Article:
Other people’s screens are everywhere, once you start to notice them. They’re collectively most obvious at night, as they bob through the city, creating a new, hand-height layer to the ambient lights, or when held up at concerts, like lighters. During the day, other people’s screens hover around us as we wait in line for coffee, or as we sit and drink our coffee, or as we take our coffee on the bus or train.
Other people’s screens are windows into their lives, and brains, and relationships and work — into their politics, anxieties, failures and addictions. They tend to appear between one and three feet away from other people’s faces, depending.
Other people’s screens are also a lot smaller than they used to be, when they were perched almost exclusively on desks and tables at offices and in homes, where the presence of strangers is rare or worrying by default. In 2010, 27 percent of the American people carried portable screens; by the end of 2016, it was more than 80 percent. Over the same period, the largest iPhone screen grew from 3.5 inches, from one corner to the other, to 5.5. Other people’s screens got clearer and brighter, from a wider range of angles: flat on a desk; held low, for a glance during dinner; held out for a group to see; and of course, spied over a shoulder, on the way to work.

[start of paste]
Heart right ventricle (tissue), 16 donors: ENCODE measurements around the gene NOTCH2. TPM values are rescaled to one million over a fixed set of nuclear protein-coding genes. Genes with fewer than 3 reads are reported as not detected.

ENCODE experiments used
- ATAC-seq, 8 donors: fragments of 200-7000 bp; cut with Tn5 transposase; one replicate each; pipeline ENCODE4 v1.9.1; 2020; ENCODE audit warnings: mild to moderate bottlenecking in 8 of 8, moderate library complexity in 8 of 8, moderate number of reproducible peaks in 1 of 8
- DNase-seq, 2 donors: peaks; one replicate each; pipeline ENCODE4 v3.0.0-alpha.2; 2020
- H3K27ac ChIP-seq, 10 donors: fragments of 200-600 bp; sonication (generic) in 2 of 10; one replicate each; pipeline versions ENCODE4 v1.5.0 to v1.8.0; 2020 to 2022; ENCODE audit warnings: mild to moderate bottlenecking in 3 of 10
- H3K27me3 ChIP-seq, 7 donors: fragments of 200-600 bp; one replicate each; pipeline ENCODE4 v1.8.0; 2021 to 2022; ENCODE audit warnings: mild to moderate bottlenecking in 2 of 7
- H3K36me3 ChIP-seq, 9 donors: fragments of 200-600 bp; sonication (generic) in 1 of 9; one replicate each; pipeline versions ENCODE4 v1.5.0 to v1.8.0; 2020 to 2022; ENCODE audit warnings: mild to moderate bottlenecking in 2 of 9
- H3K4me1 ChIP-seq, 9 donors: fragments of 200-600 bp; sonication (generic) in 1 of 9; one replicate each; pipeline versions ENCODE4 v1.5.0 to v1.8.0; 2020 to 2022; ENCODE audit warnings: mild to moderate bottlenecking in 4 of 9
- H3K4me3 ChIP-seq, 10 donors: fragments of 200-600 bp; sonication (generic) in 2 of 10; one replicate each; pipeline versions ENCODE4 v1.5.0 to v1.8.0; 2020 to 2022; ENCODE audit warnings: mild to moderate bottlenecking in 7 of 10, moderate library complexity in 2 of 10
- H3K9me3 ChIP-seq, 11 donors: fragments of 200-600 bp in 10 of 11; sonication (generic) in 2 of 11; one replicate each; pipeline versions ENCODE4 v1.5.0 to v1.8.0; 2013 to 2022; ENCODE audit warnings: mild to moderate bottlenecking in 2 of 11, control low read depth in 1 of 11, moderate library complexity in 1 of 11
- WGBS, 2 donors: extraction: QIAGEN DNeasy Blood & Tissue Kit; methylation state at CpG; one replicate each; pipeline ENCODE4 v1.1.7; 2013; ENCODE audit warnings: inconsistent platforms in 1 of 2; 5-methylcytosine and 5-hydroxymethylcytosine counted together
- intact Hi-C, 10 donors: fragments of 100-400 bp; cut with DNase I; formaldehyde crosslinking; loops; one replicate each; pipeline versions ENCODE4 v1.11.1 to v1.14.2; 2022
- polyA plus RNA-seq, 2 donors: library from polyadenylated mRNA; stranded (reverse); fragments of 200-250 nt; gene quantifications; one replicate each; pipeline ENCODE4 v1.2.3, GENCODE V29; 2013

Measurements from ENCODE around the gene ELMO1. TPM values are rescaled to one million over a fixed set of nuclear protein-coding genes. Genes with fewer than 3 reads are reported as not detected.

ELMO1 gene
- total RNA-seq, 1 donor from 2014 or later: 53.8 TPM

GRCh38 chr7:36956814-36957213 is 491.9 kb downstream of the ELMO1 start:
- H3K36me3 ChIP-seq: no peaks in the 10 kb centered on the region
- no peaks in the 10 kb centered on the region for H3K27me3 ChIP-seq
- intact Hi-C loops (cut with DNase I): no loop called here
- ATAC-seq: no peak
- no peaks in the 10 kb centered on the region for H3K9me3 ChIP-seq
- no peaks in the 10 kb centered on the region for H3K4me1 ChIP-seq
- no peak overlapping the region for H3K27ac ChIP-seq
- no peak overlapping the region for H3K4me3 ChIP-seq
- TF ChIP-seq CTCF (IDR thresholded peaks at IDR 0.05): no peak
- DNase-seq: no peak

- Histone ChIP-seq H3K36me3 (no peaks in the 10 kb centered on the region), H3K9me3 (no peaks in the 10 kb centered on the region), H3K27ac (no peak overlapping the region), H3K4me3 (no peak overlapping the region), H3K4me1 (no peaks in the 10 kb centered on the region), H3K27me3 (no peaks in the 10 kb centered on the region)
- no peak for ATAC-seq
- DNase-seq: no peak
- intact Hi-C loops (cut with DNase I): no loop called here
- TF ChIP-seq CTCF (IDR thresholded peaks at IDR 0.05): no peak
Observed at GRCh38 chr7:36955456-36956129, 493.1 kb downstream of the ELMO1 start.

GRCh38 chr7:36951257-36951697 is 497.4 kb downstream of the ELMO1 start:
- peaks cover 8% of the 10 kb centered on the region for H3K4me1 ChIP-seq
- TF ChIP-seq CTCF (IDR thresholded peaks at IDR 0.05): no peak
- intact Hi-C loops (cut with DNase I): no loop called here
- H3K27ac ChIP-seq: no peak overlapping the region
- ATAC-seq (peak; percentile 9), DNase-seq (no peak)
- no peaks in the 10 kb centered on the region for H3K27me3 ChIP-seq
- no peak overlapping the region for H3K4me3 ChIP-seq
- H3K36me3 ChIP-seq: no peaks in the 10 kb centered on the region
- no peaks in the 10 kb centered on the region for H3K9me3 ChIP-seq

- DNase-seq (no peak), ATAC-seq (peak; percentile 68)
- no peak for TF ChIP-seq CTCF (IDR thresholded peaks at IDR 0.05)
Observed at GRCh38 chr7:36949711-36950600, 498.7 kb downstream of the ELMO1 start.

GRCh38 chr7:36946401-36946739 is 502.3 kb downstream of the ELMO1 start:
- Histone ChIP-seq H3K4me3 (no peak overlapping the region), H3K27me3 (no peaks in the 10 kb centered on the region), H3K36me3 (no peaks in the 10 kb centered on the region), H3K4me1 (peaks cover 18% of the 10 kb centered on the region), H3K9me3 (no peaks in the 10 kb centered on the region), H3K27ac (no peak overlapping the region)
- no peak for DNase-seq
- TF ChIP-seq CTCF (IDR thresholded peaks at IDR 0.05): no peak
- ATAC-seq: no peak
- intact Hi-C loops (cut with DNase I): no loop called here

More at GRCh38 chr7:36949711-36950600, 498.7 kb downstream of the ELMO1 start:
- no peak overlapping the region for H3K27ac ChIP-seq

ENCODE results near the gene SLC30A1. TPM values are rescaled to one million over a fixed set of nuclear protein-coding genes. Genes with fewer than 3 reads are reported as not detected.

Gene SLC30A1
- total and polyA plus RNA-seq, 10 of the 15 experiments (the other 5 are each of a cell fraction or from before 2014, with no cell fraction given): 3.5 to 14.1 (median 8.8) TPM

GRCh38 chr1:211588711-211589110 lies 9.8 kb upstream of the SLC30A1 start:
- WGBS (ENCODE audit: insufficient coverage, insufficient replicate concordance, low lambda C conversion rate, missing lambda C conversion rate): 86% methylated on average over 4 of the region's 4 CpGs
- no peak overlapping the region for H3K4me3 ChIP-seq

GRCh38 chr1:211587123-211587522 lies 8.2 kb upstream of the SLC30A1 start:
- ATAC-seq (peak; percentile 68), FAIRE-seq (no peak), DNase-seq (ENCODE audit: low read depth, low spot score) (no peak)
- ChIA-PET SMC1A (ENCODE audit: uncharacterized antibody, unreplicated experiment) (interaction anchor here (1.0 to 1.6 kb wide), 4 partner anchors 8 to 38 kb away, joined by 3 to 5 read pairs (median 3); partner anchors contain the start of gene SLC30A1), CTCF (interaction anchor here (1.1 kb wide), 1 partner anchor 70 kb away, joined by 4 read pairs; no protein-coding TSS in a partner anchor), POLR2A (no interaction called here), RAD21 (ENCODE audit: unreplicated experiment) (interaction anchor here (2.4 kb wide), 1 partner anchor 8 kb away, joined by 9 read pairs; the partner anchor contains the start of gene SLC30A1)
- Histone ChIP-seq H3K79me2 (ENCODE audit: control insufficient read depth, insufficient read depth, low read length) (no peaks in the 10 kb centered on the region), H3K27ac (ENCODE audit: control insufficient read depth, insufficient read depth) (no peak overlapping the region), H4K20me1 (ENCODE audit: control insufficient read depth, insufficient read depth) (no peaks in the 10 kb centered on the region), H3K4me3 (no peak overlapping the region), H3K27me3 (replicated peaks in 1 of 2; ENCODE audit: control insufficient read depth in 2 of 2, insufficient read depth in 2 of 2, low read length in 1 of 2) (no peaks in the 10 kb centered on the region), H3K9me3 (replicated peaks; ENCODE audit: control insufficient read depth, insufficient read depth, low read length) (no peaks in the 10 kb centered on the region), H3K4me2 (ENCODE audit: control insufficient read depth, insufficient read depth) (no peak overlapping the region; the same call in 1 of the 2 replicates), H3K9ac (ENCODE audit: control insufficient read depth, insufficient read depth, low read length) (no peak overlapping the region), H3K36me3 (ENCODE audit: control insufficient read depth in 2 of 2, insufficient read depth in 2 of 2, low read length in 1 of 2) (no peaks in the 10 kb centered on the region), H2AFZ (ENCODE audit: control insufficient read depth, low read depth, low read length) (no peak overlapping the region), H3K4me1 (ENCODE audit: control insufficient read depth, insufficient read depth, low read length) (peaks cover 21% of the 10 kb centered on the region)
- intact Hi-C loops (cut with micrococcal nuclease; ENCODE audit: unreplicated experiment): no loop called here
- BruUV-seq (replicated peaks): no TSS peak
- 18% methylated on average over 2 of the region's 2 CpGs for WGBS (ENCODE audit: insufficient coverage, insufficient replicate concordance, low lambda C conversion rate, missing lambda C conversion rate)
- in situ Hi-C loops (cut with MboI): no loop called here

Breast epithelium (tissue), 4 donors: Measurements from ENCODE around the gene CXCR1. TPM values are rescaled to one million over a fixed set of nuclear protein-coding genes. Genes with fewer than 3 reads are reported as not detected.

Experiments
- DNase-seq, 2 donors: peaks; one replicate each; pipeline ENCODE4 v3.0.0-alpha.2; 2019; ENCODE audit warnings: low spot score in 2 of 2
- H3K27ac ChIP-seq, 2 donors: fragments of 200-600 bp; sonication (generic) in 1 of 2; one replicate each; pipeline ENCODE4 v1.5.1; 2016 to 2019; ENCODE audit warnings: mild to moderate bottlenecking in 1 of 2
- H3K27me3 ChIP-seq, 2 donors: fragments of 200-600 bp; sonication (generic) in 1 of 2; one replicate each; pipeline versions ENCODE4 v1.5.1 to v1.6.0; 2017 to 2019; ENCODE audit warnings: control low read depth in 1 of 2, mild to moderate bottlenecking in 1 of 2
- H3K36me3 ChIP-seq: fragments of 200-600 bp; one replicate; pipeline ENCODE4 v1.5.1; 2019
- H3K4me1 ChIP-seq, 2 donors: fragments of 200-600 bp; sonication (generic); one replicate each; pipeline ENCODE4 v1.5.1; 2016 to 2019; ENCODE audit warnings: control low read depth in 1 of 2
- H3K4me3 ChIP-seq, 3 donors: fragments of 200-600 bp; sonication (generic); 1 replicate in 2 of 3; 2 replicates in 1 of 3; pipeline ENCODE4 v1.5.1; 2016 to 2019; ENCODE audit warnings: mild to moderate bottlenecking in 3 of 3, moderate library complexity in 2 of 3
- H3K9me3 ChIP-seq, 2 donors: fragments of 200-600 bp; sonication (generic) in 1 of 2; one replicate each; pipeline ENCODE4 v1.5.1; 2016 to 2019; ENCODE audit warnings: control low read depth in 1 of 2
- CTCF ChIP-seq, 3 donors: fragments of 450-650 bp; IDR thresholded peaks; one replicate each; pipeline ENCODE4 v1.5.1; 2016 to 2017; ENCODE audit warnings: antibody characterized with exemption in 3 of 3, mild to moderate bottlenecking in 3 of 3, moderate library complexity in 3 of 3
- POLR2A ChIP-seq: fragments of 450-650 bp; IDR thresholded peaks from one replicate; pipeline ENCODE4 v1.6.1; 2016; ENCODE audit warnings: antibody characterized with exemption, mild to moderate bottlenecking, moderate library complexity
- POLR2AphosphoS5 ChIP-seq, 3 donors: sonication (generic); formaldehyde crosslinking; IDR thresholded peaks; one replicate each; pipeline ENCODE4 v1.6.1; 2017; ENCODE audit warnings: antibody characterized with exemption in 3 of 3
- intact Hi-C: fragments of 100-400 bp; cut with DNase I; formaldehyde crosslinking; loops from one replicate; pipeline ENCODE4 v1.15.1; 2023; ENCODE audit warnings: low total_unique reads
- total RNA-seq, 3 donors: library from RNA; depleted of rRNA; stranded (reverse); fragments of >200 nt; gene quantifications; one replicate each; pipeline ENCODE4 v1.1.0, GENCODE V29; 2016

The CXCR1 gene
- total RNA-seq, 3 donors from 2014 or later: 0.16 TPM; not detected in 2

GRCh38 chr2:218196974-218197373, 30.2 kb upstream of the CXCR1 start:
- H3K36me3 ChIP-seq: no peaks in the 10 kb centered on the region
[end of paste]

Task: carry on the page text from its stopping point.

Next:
More Info: nytimes.com